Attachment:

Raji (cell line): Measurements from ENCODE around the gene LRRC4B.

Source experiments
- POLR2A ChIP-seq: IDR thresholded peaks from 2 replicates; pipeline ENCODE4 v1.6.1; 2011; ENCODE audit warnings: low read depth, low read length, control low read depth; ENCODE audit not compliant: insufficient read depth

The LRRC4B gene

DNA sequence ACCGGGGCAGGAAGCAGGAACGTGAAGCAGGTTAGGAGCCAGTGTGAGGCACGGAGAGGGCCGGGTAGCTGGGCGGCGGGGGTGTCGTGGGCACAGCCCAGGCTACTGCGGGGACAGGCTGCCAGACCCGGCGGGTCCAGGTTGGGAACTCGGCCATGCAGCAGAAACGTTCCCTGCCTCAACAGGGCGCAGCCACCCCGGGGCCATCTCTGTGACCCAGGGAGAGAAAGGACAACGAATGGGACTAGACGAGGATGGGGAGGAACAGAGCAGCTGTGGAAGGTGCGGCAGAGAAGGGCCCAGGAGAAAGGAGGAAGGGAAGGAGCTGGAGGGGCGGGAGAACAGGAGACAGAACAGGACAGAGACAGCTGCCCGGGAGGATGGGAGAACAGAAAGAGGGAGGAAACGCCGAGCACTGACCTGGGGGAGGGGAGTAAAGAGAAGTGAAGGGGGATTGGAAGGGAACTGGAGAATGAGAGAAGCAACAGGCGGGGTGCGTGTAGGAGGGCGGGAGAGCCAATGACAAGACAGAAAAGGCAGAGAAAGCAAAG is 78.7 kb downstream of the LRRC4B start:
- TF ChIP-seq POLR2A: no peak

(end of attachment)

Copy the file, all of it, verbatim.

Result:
Raji (cell line): Measurements from ENCODE around the gene LRRC4B.

Source experiments
- POLR2A ChIP-seq: IDR thresholded peaks from 2 replicates; pipeline ENCODE4 v1.6.1; 2011; ENCODE audit warnings: low read depth, low read length, control low read depth; ENCODE audit not compliant: insufficient read depth

The LRRC4B gene

DNA sequence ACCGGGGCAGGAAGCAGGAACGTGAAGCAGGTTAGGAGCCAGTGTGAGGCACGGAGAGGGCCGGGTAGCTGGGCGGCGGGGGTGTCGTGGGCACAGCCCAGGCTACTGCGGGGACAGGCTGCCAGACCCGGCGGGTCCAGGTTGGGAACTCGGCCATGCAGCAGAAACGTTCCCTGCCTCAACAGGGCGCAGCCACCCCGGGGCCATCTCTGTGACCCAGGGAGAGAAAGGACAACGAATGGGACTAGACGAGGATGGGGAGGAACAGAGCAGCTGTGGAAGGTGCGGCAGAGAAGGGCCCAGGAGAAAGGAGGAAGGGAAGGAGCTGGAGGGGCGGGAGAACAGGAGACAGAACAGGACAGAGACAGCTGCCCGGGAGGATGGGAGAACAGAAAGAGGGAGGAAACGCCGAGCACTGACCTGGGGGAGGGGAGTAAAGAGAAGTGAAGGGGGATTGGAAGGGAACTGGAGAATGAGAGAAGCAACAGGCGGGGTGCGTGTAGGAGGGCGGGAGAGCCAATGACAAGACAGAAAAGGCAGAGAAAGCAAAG is 78.7 kb downstream of the LRRC4B start:
- TF ChIP-seq POLR2A: no peak